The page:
my said Sons the said John and Edward Wilder share and
part alike and I do hereby make them the said John and
Edward Wilder joynt Executors of this my last Will and
Testament hereby revoking all former and other Wills
and Testaments by me heretofore made and doe Publish
and Declare this to be my last Will and Testament In
Testimony whereof I have to this my last Will contained
in two sheets of Paper to the ffirst thereof Sett my hand
and the last sheet hereof Sett my hand and Seal the
day and year ffirst above written ~ Lucy Wilder. Signed
Sealed Published and declared by the Testatrix to be
for and as her last Will and Testament in the presence
of us who subscribed our names as Witnesses in her
presence ~ Joanna Leader, Dorothy Emans, Ral Guise
To date, I haven’t discovered many details about my 10 x great grandfather Richard Wilder (1628 – 1675). However, his father, my 11 x great grandfather, William Wilder, left a will. Here are the highlights.
I William Wilder of Basledon in the Countie of Berks being sick and weak in bodie but in good and perfect memorie first give and bequeath my Soule into the hands of God my Saviour and Redeemer trusting in Jesus Christ for the pardon and remission of all my sinns.
Secondlie I give unto Richard Wilder my sonne all the goods in the Shop the bedstead in the Loft and the great Chest in the Loft that was my wife’s and all the wood and lumber in and about the house and the [Farm?]
Item I give unto Elizabeth his wife all my wearing Apparell except that which I have given William [?] Elizabeth.
Item my wearing Apparrell I give to my sonne Richard and his children.
Item I give to my Daughter in Law Elizabeth Wilder all my bees in the upper fold And to my God Sonne William Wilder I give all the Bees in the Lower fold.
Item all the rest of my goods whole I give unto William my God Sonne making him my whole Executor.
And this is the Last will and Testament of me the said William Wilder Dated this two [&] Twentieth Day of August in the year of our Lord One thousand Six Hundred ffiftie Six.
The mark of William Wilder
Witnesses: Robert Hulett Hanna Hulett
William was obviously ill when he made his will. The wood and lumber mentioned might relate to the Wilder’s boat building business, although mention of a shop might indicate that they ran a store of some kind.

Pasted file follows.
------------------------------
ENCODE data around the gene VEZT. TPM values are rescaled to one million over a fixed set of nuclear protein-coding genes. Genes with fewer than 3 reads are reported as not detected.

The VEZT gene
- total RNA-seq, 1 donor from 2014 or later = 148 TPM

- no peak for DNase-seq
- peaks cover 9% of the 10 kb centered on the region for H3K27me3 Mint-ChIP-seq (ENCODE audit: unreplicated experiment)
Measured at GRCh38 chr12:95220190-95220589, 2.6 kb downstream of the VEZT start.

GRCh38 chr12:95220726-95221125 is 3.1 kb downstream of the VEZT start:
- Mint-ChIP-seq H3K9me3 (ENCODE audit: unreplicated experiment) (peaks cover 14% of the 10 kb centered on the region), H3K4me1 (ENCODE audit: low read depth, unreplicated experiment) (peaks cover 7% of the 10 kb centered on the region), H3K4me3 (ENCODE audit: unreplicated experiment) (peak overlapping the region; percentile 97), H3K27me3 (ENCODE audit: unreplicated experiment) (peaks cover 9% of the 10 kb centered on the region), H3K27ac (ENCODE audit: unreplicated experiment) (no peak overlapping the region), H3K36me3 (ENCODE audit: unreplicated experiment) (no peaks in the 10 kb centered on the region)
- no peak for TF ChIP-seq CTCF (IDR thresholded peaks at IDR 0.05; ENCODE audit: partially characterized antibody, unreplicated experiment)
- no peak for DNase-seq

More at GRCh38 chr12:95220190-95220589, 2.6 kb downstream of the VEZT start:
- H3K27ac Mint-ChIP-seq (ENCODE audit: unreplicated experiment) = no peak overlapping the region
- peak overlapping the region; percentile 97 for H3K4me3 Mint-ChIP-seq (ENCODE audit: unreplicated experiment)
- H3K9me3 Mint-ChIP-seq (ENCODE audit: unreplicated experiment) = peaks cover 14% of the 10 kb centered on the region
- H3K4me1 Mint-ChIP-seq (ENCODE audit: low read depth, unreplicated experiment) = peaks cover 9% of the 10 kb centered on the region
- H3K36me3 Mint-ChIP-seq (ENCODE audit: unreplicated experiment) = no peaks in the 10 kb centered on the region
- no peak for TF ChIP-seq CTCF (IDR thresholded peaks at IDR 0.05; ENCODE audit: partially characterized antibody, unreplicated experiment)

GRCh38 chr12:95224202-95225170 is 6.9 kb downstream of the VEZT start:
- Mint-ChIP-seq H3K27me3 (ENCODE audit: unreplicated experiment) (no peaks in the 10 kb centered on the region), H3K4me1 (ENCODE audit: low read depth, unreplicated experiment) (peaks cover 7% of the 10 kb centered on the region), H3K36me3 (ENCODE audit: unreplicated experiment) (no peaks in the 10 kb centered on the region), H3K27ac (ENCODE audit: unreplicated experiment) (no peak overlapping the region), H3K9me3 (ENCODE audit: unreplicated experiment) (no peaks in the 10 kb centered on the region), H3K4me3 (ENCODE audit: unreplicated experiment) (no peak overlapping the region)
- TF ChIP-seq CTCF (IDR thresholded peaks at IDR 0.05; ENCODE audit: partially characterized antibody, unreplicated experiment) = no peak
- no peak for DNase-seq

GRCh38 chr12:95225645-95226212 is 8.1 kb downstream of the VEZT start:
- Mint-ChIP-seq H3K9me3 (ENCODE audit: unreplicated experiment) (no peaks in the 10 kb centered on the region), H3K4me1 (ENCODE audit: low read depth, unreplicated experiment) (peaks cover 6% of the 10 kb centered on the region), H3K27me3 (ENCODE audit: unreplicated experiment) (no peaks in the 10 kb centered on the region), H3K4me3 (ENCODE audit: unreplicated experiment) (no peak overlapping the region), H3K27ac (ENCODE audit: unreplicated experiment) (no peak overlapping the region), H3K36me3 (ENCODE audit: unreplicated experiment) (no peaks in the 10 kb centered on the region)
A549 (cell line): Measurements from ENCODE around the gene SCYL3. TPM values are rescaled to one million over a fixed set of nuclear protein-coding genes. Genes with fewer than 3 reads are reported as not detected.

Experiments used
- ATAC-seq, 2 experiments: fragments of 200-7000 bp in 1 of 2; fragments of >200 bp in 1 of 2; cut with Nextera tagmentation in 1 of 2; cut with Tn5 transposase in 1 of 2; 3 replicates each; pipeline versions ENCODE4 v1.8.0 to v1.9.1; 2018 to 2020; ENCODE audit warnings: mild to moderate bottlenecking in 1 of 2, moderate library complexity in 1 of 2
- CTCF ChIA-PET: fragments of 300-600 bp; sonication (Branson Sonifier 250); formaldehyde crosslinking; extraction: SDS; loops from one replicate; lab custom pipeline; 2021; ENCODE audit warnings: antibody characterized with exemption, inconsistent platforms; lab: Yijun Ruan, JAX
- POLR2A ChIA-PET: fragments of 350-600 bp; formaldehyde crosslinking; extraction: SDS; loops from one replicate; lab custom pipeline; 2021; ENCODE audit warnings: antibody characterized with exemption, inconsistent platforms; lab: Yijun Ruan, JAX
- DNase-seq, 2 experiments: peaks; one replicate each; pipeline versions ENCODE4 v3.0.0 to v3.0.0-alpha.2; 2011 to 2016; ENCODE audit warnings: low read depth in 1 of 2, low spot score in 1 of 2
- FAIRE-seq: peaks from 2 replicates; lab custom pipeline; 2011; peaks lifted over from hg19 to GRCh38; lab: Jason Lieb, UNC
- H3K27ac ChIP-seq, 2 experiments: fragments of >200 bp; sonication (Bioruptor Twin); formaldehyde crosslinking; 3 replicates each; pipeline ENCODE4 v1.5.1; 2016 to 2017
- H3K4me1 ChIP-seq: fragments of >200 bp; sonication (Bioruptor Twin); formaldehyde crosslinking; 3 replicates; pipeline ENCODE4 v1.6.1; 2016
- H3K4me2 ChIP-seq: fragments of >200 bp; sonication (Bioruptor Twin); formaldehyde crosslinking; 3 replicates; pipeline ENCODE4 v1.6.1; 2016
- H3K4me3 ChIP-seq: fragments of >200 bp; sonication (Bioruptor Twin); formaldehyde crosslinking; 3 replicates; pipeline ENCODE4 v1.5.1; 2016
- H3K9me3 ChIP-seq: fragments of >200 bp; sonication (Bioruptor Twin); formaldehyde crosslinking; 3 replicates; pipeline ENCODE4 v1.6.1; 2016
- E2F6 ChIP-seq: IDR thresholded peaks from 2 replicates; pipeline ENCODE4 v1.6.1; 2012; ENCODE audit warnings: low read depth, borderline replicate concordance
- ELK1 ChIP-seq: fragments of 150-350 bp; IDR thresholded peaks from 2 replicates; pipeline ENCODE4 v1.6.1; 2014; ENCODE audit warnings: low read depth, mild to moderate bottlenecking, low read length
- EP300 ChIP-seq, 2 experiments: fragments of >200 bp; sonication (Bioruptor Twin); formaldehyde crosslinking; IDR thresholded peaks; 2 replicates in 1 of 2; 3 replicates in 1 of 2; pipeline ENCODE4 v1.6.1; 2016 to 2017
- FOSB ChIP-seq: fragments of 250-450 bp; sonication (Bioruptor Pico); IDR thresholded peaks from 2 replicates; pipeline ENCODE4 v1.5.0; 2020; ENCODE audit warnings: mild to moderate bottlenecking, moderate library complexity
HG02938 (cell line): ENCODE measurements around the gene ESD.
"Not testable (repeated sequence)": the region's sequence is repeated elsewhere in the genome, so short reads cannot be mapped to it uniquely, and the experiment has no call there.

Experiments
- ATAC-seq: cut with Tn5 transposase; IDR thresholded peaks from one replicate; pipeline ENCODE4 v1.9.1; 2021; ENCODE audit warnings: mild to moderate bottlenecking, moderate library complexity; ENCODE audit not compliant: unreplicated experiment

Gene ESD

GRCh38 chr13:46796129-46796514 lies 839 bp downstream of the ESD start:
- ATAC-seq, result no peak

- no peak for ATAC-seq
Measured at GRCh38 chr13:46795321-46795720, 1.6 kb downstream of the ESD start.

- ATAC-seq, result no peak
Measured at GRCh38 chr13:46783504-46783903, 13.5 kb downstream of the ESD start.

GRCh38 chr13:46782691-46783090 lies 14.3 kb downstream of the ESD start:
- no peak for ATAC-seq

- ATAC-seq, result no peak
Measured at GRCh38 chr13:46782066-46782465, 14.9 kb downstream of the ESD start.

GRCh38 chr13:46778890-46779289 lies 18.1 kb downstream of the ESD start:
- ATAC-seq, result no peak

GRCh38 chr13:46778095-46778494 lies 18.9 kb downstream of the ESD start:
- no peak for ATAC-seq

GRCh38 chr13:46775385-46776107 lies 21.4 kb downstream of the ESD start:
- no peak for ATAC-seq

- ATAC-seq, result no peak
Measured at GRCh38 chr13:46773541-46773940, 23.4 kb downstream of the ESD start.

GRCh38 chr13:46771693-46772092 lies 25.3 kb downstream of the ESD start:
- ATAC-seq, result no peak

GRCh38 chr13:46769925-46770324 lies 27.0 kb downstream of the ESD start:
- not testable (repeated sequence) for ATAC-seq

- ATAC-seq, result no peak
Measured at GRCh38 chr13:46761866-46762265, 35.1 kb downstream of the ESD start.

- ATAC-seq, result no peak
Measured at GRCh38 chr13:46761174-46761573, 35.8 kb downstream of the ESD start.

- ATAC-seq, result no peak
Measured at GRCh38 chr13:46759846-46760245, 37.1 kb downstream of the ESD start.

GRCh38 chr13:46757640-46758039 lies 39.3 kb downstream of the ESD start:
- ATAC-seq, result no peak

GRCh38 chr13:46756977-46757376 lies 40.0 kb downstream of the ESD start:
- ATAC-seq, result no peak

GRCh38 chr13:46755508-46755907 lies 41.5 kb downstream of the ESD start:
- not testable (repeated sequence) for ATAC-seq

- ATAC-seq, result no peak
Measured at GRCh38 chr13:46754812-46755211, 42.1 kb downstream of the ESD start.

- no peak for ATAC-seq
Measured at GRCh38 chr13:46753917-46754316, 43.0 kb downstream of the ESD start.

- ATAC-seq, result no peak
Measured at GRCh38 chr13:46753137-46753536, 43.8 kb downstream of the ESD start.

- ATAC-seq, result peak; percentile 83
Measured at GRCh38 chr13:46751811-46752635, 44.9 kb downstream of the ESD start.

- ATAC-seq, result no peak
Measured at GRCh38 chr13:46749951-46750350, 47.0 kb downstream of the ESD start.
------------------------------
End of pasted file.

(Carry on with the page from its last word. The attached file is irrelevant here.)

Bees were clearly important to them. In medieval and later centuries beeswax was highly prized for candles while fermented honey was used to make mead in areas where grapes could not be grown for wine.
Little is known about my 12 x great grandfather Richard Wilder, born 21 October 1575, except that his parents Thomas Wilder and Joan Sharland married a month after his birth, 26 November 1575. Sometimes, especially when an inheritance was concerned, these birth-marriage patterns were deliberate, to ensure that the potential bride was fertile.
In the early 1600s members of my Wilder family emigrated to Charlestown, Massachusetts. However, my ancestor John Wilder remained in Berkshire where he married Alice Keats. John, Alice and later generations developed Sulham House, now a listed building. Picture: Wikipedia.
According to the Book of the Wilders written by Moses Hale Wilder in 1878 my branch of the Wilder family originated from Nicholas Wilder. “The first Wilder known in history was Nicholas, a military chieftain, in the army of the Earl of Richmond, at the battle of Bosworth, in 1485. The fact that it is a German name, and that it is quite common in some parts of Germany at the present time, would indicate that he was one of those who came with the Earl from France, and landed at Milford Haven.”
However, some modern genealogists think that the Wilders were farmers from Basildon. Wilder is of German origin, meaning “untamed” or “wild”, so I suspect both theories contain a grain of truth.
As ever, thank you for your interest and support.
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2 replies on “Dear Reader #139”
Reblogged this on Grant Leishman – Author.
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Well worth a read. Another excellent and fascinating blog, especially the genealogical information.